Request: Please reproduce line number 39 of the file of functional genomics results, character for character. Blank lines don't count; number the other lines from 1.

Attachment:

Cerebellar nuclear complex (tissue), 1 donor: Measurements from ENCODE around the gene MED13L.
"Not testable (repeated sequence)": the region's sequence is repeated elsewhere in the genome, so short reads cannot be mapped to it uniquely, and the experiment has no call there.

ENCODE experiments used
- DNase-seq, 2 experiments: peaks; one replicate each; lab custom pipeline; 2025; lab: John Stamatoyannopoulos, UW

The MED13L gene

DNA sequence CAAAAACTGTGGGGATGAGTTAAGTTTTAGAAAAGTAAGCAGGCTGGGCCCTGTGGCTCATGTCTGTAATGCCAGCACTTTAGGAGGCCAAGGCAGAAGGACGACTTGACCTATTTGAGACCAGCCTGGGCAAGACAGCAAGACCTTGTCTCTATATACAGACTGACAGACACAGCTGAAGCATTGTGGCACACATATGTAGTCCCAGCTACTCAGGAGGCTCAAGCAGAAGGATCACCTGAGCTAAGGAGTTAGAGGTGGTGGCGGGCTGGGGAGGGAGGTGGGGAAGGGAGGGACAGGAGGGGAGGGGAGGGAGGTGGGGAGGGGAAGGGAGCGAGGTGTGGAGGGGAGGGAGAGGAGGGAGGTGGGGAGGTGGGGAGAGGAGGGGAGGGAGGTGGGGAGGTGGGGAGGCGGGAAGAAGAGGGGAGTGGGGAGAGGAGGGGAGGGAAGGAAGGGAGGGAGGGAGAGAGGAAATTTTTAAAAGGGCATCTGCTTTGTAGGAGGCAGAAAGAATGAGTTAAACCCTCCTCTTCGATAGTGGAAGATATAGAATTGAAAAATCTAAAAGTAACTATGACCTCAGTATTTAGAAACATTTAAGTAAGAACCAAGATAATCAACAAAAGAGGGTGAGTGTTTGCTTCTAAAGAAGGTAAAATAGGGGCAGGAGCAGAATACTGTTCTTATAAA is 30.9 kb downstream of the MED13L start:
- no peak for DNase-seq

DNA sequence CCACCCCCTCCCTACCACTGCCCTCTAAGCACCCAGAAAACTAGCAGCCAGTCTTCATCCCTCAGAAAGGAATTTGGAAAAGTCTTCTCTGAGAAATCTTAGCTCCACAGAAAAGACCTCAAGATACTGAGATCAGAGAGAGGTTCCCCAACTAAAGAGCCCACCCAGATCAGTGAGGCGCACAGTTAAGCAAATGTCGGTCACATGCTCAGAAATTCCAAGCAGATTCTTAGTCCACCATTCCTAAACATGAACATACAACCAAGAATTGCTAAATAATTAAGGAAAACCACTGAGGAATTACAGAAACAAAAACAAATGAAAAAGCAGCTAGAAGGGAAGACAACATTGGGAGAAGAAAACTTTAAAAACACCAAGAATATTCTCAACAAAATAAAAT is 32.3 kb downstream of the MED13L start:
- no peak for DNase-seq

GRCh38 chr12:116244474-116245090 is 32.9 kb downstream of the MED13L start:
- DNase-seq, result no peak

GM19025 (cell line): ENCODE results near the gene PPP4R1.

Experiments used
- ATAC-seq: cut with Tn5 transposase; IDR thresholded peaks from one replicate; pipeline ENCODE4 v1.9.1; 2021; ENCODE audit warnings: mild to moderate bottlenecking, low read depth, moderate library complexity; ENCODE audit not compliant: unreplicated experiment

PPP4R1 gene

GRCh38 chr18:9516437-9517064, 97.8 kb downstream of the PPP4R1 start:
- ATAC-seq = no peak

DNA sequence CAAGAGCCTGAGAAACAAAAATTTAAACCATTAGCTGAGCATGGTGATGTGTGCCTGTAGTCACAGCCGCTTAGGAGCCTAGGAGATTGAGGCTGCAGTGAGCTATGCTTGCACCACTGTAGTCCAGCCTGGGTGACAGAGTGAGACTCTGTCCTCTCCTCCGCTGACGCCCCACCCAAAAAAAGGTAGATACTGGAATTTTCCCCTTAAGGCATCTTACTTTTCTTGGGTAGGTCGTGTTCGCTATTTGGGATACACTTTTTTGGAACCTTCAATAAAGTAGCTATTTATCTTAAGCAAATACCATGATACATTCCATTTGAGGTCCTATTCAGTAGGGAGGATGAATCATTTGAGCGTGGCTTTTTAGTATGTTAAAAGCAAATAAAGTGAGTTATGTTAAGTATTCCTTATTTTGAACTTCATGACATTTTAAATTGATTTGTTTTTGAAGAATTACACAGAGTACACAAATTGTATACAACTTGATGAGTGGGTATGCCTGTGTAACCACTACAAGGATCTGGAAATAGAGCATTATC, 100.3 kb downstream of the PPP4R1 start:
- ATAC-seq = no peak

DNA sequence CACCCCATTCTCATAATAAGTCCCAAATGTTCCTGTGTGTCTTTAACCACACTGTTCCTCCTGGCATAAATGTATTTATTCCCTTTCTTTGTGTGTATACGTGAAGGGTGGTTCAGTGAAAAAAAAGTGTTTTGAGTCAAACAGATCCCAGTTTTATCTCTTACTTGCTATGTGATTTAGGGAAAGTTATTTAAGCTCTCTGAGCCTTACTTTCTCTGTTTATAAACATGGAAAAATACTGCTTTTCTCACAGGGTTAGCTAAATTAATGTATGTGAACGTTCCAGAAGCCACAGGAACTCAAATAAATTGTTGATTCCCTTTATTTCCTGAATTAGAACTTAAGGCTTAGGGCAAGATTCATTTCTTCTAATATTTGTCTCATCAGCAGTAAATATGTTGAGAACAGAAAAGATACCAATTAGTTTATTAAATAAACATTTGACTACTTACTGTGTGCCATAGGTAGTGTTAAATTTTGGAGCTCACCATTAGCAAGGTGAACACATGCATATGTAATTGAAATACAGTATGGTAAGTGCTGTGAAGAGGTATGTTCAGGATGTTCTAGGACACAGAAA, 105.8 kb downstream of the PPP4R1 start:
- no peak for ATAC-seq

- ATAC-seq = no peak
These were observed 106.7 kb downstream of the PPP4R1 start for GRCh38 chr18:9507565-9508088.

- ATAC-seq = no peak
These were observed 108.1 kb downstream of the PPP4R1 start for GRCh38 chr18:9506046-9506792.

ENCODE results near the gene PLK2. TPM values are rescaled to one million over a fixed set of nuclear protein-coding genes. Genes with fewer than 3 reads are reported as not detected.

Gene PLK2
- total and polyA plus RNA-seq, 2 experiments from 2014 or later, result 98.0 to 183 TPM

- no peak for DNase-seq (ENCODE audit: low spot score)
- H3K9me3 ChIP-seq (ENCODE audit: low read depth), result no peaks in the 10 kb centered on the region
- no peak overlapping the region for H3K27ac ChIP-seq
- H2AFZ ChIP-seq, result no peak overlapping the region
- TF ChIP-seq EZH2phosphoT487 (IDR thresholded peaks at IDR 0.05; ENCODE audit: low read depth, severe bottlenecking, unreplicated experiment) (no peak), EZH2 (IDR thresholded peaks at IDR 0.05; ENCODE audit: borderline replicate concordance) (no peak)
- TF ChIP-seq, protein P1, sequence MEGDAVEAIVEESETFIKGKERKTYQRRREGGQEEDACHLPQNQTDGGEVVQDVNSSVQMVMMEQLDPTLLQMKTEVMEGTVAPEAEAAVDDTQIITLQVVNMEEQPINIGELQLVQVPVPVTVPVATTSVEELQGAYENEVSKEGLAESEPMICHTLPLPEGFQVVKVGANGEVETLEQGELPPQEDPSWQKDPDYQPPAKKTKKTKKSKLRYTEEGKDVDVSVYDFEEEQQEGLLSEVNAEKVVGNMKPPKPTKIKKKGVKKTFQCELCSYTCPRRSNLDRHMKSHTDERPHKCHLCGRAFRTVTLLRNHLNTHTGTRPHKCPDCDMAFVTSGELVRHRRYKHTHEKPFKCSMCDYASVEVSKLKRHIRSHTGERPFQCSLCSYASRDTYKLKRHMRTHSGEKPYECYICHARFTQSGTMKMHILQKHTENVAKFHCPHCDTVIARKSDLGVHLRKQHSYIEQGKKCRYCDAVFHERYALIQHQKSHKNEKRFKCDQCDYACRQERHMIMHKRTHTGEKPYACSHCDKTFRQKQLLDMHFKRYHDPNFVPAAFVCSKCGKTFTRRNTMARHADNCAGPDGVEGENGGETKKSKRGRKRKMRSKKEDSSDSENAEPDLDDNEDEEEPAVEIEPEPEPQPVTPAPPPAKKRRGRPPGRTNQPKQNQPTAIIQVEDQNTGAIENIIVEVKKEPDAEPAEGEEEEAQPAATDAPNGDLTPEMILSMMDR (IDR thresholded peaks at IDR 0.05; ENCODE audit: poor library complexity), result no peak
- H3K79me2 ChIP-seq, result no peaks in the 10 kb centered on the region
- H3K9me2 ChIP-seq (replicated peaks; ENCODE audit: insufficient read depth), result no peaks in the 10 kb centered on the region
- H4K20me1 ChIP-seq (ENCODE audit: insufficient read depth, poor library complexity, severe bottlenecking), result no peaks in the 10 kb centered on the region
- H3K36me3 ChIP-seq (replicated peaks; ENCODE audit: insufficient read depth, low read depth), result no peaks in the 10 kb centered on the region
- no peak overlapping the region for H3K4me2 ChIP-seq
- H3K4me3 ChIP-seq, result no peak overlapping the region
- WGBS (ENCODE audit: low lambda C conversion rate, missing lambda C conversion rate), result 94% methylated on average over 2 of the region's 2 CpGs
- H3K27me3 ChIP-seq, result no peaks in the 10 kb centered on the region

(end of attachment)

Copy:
- no peak overlapping the region for H3K4me2 ChIP-seq